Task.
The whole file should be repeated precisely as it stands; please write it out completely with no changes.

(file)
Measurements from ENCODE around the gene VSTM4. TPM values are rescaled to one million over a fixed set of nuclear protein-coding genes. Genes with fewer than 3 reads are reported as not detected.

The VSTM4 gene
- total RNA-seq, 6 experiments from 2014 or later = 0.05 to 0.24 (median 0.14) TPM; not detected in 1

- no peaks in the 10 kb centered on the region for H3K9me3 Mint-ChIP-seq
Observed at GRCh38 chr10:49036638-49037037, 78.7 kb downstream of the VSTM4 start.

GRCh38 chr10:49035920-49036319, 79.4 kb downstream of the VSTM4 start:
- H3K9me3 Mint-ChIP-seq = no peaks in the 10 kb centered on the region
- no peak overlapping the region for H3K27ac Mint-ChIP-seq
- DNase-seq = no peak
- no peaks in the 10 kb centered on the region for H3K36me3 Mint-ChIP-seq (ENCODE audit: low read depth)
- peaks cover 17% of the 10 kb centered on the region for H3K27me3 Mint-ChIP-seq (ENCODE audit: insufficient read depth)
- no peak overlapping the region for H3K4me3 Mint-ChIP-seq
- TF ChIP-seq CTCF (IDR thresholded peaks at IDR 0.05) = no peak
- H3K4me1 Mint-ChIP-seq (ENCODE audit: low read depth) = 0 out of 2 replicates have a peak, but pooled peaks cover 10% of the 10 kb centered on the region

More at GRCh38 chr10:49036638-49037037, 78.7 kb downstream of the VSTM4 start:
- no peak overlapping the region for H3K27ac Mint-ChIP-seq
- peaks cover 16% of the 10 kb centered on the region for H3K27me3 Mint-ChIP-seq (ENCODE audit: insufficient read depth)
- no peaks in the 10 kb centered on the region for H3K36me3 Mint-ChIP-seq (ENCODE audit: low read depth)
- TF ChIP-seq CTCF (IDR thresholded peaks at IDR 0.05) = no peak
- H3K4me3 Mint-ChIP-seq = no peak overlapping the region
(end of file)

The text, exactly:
Measurements from ENCODE around the gene VSTM4. TPM values are rescaled to one million over a fixed set of nuclear protein-coding genes. Genes with fewer than 3 reads are reported as not detected.

The VSTM4 gene
- total RNA-seq, 6 experiments from 2014 or later = 0.05 to 0.24 (median 0.14) TPM; not detected in 1

- no peaks in the 10 kb centered on the region for H3K9me3 Mint-ChIP-seq
Observed at GRCh38 chr10:49036638-49037037, 78.7 kb downstream of the VSTM4 start.

GRCh38 chr10:49035920-49036319, 79.4 kb downstream of the VSTM4 start:
- H3K9me3 Mint-ChIP-seq = no peaks in the 10 kb centered on the region
- no peak overlapping the region for H3K27ac Mint-ChIP-seq
- DNase-seq = no peak
- no peaks in the 10 kb centered on the region for H3K36me3 Mint-ChIP-seq (ENCODE audit: low read depth)
- peaks cover 17% of the 10 kb centered on the region for H3K27me3 Mint-ChIP-seq (ENCODE audit: insufficient read depth)
- no peak overlapping the region for H3K4me3 Mint-ChIP-seq
- TF ChIP-seq CTCF (IDR thresholded peaks at IDR 0.05) = no peak
- H3K4me1 Mint-ChIP-seq (ENCODE audit: low read depth) = 0 out of 2 replicates have a peak, but pooled peaks cover 10% of the 10 kb centered on the region

More at GRCh38 chr10:49036638-49037037, 78.7 kb downstream of the VSTM4 start:
- no peak overlapping the region for H3K27ac Mint-ChIP-seq
- peaks cover 16% of the 10 kb centered on the region for H3K27me3 Mint-ChIP-seq (ENCODE audit: insufficient read depth)
- no peaks in the 10 kb centered on the region for H3K36me3 Mint-ChIP-seq (ENCODE audit: low read depth)
- TF ChIP-seq CTCF (IDR thresholded peaks at IDR 0.05) = no peak
- H3K4me3 Mint-ChIP-seq = no peak overlapping the region